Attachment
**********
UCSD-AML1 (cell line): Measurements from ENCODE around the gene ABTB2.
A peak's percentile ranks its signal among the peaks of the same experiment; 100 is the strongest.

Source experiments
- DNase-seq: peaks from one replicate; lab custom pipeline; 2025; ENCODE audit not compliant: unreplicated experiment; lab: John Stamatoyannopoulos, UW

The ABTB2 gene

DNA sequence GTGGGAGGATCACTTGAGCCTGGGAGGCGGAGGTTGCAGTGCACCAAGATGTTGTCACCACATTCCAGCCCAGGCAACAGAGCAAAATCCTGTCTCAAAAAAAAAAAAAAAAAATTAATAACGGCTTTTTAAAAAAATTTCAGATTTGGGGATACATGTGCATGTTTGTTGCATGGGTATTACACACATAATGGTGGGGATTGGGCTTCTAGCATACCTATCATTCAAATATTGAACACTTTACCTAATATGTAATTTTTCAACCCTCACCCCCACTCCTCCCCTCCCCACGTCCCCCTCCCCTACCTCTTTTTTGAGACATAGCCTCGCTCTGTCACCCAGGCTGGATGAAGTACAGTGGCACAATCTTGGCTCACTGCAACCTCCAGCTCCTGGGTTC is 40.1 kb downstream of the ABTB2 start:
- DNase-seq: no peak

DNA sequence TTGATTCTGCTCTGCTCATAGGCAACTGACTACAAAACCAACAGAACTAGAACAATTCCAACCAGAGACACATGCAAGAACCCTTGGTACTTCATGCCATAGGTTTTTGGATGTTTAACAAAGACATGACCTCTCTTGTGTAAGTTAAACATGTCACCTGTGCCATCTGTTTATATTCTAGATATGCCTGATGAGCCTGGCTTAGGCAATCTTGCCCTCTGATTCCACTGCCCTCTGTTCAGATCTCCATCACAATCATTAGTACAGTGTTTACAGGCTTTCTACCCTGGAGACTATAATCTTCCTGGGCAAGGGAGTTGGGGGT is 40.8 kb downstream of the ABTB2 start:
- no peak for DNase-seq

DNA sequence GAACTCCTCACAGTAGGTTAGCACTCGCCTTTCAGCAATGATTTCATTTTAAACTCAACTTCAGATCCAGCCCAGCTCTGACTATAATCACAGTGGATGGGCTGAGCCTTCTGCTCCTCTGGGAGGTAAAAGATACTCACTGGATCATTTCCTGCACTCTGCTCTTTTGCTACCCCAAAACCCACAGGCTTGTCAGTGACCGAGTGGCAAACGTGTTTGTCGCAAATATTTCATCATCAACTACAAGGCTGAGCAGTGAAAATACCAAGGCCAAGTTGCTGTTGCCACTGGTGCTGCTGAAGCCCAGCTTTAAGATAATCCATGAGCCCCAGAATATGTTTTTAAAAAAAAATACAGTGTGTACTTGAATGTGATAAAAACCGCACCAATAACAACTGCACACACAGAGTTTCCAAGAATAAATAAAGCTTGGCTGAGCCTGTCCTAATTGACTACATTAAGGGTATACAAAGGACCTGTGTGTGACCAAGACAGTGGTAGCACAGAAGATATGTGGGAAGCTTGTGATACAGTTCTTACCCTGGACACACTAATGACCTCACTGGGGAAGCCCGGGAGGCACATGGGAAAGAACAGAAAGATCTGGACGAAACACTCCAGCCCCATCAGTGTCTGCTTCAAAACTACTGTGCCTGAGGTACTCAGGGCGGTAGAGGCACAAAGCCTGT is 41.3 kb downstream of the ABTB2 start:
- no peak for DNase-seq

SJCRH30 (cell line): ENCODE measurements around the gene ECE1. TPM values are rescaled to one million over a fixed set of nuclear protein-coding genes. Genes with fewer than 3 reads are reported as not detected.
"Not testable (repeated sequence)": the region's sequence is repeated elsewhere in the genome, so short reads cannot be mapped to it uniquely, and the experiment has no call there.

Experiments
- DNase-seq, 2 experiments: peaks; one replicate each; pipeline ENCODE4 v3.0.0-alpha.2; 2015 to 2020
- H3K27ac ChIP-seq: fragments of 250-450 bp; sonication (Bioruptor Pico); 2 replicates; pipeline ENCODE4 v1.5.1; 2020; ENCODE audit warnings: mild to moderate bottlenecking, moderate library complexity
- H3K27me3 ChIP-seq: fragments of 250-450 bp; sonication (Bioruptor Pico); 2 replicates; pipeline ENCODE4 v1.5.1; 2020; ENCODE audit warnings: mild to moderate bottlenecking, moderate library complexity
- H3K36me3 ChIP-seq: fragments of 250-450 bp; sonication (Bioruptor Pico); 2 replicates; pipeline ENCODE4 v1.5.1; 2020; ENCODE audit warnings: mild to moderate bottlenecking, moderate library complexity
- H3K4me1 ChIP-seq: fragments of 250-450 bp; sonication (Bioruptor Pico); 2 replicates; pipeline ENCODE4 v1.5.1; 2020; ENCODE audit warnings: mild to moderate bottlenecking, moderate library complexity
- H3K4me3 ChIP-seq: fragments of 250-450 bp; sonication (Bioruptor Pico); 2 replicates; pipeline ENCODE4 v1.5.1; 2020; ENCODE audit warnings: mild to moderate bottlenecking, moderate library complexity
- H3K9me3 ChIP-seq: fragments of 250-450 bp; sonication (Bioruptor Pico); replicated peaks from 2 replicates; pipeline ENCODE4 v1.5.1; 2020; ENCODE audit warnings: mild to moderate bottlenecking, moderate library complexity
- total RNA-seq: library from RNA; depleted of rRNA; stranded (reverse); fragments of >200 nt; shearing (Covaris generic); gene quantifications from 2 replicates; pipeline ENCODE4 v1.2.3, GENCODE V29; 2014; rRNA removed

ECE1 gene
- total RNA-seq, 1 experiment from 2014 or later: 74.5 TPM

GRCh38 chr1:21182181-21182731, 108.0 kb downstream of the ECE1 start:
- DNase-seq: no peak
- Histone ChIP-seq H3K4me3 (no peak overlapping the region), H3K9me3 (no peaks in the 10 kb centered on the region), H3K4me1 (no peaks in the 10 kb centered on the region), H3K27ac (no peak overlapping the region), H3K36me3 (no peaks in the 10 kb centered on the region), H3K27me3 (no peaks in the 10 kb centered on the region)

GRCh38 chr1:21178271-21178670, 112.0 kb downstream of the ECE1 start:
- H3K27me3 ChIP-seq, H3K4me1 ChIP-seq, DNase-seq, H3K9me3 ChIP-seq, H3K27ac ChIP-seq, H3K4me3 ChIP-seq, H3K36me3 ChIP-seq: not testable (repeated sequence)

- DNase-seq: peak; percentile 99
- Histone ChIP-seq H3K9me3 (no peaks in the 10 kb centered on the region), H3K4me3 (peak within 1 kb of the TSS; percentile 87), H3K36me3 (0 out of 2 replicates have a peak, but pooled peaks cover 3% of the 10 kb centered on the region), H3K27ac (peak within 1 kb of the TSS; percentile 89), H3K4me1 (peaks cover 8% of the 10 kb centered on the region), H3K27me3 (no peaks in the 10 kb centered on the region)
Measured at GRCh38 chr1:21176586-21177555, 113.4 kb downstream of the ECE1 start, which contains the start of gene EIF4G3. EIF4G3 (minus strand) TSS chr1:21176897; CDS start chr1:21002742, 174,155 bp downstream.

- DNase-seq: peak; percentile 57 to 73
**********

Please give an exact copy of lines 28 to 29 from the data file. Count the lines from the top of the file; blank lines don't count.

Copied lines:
GRCh38 chr1:21178271-21178670, 112.0 kb downstream of the ECE1 start:
- H3K27me3 ChIP-seq, H3K4me1 ChIP-seq, DNase-seq, H3K9me3 ChIP-seq, H3K27ac ChIP-seq, H3K4me3 ChIP-seq, H3K36me3 ChIP-seq: not testable (repeated sequence)